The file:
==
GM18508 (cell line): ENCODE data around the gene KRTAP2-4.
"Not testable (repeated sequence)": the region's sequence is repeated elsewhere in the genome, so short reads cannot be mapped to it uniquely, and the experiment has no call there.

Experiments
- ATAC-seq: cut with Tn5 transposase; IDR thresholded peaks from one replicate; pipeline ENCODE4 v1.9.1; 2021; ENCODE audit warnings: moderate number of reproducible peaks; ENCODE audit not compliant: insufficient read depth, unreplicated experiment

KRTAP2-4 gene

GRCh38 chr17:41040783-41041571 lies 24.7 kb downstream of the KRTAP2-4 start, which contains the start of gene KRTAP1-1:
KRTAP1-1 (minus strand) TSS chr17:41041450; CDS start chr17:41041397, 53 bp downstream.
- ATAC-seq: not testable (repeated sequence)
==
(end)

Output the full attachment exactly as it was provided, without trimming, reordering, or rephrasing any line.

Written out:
GM18508 (cell line): ENCODE data around the gene KRTAP2-4.
"Not testable (repeated sequence)": the region's sequence is repeated elsewhere in the genome, so short reads cannot be mapped to it uniquely, and the experiment has no call there.

Experiments
- ATAC-seq: cut with Tn5 transposase; IDR thresholded peaks from one replicate; pipeline ENCODE4 v1.9.1; 2021; ENCODE audit warnings: moderate number of reproducible peaks; ENCODE audit not compliant: insufficient read depth, unreplicated experiment

KRTAP2-4 gene

GRCh38 chr17:41040783-41041571 lies 24.7 kb downstream of the KRTAP2-4 start, which contains the start of gene KRTAP1-1:
KRTAP1-1 (minus strand) TSS chr17:41041450; CDS start chr17:41041397, 53 bp downstream.
- ATAC-seq: not testable (repeated sequence)